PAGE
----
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I have been to a number of very memorable Drupa exhibitions. I was here for the first time in 1982, when at the height of the Falklands war the international printing industry congregated in Germany. I remember being cold-shouldered by the Latin Americans and Spanish as the war raged and the Belgrano and HMS Sheffield were sunk. Drupa1982 was also the start of the digital phototypesetting revolution with products from AM and Scantext – whatever happened to them? It was also my first visit to an Argentine steak house, something I considered very daring, given the war!
Dry film technology introduced by both Xerox and Polaroid was my main memory from Drupa 1995. It was the must see revolutionary product, doing away as it did with film processors and chemistry, and I also remember being amazed that there we around fifty manufacturers showing computer to plate systems and thinking that there would not be space in the market place for all of them.
Drupa 2000 for me was all about true digital production colour printing. It was christened the “digital Drupa” with the launch of the Xerox iGen3 digital press, and this was the show that convinced me that digital printing was fast becoming a mainstream technology.
My memory of the last Drupa show in 2008 was that digital printing was the dominant theme. HP had by then bought Indigo and with Xerox again in force, for the first time there was more floor space dedicated to digital rather than to traditional analogue printing.
My retirement from the Danwood Group this year should have meant that I had attended my last Drupa. However, by the time you read this, I will be gone – to Drupa 2012 in Dusseldorf, and once again preparing for the start of yet another global printing industry exhibition. Only this time I am in Germany again for the launch of what I believe will be one of the most exciting developments in the history of printing technology – Benny Landa’s Nanography.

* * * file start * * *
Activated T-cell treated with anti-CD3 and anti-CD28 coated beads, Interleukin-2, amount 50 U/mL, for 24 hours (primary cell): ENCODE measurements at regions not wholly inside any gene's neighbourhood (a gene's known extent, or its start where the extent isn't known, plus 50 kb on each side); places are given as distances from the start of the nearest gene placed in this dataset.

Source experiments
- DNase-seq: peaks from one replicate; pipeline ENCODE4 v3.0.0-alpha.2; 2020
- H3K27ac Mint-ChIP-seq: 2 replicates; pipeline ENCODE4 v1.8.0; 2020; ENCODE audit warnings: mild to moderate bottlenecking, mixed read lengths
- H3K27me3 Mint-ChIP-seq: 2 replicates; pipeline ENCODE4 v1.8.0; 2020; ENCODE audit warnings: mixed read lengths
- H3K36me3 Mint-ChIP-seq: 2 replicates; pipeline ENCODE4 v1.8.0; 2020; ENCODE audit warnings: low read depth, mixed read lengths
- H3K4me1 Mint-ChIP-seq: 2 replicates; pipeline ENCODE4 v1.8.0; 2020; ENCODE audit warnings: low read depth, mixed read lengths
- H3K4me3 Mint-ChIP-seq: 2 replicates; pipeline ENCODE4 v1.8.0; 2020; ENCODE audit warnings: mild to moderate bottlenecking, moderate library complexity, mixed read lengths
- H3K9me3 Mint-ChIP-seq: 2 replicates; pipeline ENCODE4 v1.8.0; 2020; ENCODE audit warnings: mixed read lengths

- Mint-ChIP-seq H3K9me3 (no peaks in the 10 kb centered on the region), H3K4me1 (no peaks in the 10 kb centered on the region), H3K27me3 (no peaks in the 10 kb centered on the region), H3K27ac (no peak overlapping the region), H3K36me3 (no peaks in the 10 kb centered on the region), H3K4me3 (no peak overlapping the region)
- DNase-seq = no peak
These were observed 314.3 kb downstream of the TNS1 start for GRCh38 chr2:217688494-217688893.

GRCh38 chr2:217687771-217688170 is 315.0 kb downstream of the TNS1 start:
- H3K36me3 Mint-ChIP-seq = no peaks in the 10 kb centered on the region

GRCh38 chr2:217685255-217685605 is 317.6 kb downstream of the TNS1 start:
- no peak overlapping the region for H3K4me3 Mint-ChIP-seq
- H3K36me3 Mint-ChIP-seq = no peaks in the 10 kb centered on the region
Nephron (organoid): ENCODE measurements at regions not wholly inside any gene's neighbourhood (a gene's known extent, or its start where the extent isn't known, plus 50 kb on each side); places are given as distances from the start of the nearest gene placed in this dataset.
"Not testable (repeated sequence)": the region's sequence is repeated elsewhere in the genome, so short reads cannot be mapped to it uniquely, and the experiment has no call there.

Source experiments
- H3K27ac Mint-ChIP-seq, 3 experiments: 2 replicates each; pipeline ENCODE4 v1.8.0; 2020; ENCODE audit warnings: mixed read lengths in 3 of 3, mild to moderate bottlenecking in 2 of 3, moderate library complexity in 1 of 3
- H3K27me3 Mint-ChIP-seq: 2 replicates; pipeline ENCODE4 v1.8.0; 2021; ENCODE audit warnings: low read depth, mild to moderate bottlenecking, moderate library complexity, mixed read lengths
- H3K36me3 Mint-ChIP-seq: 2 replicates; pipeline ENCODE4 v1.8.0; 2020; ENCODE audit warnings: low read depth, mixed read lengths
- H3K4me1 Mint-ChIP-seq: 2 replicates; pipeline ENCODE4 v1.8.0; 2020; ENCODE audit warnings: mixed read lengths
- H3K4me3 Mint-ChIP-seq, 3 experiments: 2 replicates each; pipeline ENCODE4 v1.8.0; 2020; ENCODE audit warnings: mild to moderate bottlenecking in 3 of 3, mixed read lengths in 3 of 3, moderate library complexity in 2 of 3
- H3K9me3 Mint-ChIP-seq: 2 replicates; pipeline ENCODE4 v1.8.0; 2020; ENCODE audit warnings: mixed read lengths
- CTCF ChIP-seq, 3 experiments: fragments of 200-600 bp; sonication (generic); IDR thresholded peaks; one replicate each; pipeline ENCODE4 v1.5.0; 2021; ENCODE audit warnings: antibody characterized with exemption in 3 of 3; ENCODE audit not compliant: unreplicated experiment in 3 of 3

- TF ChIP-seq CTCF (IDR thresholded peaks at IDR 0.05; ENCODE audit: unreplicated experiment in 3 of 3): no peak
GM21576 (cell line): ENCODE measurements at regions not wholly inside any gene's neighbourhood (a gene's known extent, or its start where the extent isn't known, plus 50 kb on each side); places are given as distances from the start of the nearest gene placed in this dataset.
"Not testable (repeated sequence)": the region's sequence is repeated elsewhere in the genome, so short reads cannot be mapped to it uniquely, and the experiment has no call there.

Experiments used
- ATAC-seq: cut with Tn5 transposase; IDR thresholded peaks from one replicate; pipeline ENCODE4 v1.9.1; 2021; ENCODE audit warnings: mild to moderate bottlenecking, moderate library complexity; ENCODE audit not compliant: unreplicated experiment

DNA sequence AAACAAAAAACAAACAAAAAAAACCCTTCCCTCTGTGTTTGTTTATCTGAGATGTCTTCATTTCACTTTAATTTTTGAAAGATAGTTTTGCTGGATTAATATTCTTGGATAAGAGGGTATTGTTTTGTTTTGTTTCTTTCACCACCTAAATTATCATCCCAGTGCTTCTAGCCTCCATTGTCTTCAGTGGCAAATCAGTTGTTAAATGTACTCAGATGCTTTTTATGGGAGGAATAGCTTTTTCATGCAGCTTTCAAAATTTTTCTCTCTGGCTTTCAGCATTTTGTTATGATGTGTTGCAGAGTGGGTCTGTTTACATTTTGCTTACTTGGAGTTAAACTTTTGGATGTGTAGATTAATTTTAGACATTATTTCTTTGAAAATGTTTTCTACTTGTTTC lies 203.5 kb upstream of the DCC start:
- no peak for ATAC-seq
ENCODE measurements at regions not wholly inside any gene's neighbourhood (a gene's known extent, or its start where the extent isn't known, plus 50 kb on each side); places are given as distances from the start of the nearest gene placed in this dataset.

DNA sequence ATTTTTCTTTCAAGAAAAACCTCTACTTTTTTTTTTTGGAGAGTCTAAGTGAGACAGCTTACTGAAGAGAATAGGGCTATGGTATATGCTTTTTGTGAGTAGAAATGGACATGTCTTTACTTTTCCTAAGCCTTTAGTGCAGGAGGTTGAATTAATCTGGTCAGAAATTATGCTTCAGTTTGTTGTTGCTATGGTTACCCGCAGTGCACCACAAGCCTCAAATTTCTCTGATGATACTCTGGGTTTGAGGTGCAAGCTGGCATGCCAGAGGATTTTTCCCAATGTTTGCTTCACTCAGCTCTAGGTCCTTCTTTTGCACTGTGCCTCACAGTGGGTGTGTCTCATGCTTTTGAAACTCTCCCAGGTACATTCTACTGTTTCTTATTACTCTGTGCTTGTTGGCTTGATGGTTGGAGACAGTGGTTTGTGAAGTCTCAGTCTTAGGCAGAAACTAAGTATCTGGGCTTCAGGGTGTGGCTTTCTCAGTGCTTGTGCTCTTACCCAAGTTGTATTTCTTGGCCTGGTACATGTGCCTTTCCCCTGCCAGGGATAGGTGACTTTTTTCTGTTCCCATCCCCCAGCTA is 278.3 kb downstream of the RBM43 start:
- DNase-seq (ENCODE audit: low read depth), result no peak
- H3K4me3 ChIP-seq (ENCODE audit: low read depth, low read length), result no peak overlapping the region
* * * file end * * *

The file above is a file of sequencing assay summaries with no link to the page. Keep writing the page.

Having had a glimpse of what he was launching, my retirement plans were put on hold and as such I am joining the Landa Digital Printing team at Drupa 2012 to help launch the product range to visitors to the show from the UK and Ireland. Landa sold his Indigo business in 2002 to HP and went back to Israel to set up Landa Labs, an R&D operation that has spawned a number of exciting new products using “Nano” technology. NanoInk is at the heart of the Nanography technology, with pigment particles a fraction the size of a human hair, using an ink layer half the thickness of conventional lithography, with the associated cost savings. The quality of the images needs to be seen to be believed and is comparable to the image enhancement made by an HD television, coupled with the widest reproducible colour gamut of any printing process.
There will be a family of 8-colour perfecting Nanographic presses on display at the show printing at up to 11,000 pages per minute in sizes from B3 to B1 in both cut sheet and web formats. Benny will be delivering his presentation “Nano. Bigger than you think” several times a day, every day, in the specially constructed 300 seat theatre in the centre of the Landa stand, and the organisers are expecting demand for these seats to be very high indeed.
I was at Ipex in 1993 when he launched the Indigo E-print 1000 and I know what a show he put on and what a stir he caused, and this time around, with his reputation secured following the success of Indigo and the sale of the business to HP, you can be sure that Benny is bound to wow the audience again.
It’s going to be a fantastic show. Come and see it for yourself.
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